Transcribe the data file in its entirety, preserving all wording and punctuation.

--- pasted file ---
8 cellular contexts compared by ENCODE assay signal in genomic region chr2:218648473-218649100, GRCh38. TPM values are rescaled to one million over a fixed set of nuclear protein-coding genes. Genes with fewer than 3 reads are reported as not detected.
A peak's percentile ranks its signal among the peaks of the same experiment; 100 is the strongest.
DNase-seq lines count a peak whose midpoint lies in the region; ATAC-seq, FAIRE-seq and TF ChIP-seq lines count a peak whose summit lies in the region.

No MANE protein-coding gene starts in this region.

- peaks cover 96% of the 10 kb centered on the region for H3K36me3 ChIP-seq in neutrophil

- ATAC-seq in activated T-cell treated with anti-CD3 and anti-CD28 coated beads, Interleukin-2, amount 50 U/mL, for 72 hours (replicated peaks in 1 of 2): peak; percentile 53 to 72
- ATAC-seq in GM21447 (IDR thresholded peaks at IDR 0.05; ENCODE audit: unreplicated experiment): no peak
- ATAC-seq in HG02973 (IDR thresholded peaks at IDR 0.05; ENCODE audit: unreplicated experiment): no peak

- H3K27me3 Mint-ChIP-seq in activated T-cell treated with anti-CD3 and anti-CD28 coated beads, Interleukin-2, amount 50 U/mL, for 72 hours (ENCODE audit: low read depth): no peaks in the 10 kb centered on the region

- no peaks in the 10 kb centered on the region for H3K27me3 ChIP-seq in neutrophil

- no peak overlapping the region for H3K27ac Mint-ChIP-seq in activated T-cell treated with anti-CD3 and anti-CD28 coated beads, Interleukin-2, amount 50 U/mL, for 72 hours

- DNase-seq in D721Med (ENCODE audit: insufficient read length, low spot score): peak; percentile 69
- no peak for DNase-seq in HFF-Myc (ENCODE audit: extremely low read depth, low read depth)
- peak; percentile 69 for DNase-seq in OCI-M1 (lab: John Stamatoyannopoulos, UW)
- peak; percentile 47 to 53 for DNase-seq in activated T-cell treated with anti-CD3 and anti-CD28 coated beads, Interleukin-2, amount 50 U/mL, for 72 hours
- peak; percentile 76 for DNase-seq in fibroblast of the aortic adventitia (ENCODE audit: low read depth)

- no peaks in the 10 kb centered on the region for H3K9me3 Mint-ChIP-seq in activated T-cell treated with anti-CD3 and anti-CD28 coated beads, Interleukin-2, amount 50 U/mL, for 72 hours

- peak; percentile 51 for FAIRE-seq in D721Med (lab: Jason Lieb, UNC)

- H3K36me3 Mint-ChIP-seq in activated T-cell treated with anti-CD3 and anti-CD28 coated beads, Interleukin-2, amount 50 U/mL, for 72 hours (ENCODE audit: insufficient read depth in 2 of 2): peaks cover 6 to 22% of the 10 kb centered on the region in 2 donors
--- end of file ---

8 cellular contexts compared by ENCODE assay signal in genomic region chr2:218648473-218649100, GRCh38. TPM values are rescaled to one million over a fixed set of nuclear protein-coding genes. Genes with fewer than 3 reads are reported as not detected.
A peak's percentile ranks its signal among the peaks of the same experiment; 100 is the strongest.
DNase-seq lines count a peak whose midpoint lies in the region; ATAC-seq, FAIRE-seq and TF ChIP-seq lines count a peak whose summit lies in the region.

No MANE protein-coding gene starts in this region.

- peaks cover 96% of the 10 kb centered on the region for H3K36me3 ChIP-seq in neutrophil

- ATAC-seq in activated T-cell treated with anti-CD3 and anti-CD28 coated beads, Interleukin-2, amount 50 U/mL, for 72 hours (replicated peaks in 1 of 2): peak; percentile 53 to 72
- ATAC-seq in GM21447 (IDR thresholded peaks at IDR 0.05; ENCODE audit: unreplicated experiment): no peak
- ATAC-seq in HG02973 (IDR thresholded peaks at IDR 0.05; ENCODE audit: unreplicated experiment): no peak

- H3K27me3 Mint-ChIP-seq in activated T-cell treated with anti-CD3 and anti-CD28 coated beads, Interleukin-2, amount 50 U/mL, for 72 hours (ENCODE audit: low read depth): no peaks in the 10 kb centered on the region

- no peaks in the 10 kb centered on the region for H3K27me3 ChIP-seq in neutrophil

- no peak overlapping the region for H3K27ac Mint-ChIP-seq in activated T-cell treated with anti-CD3 and anti-CD28 coated beads, Interleukin-2, amount 50 U/mL, for 72 hours

- DNase-seq in D721Med (ENCODE audit: insufficient read length, low spot score): peak; percentile 69
- no peak for DNase-seq in HFF-Myc (ENCODE audit: extremely low read depth, low read depth)
- peak; percentile 69 for DNase-seq in OCI-M1 (lab: John Stamatoyannopoulos, UW)
- peak; percentile 47 to 53 for DNase-seq in activated T-cell treated with anti-CD3 and anti-CD28 coated beads, Interleukin-2, amount 50 U/mL, for 72 hours
- peak; percentile 76 for DNase-seq in fibroblast of the aortic adventitia (ENCODE audit: low read depth)

- no peaks in the 10 kb centered on the region for H3K9me3 Mint-ChIP-seq in activated T-cell treated with anti-CD3 and anti-CD28 coated beads, Interleukin-2, amount 50 U/mL, for 72 hours

- peak; percentile 51 for FAIRE-seq in D721Med (lab: Jason Lieb, UNC)

- H3K36me3 Mint-ChIP-seq in activated T-cell treated with anti-CD3 and anti-CD28 coated beads, Interleukin-2, amount 50 U/mL, for 72 hours (ENCODE audit: insufficient read depth in 2 of 2): peaks cover 6 to 22% of the 10 kb centered on the region in 2 donors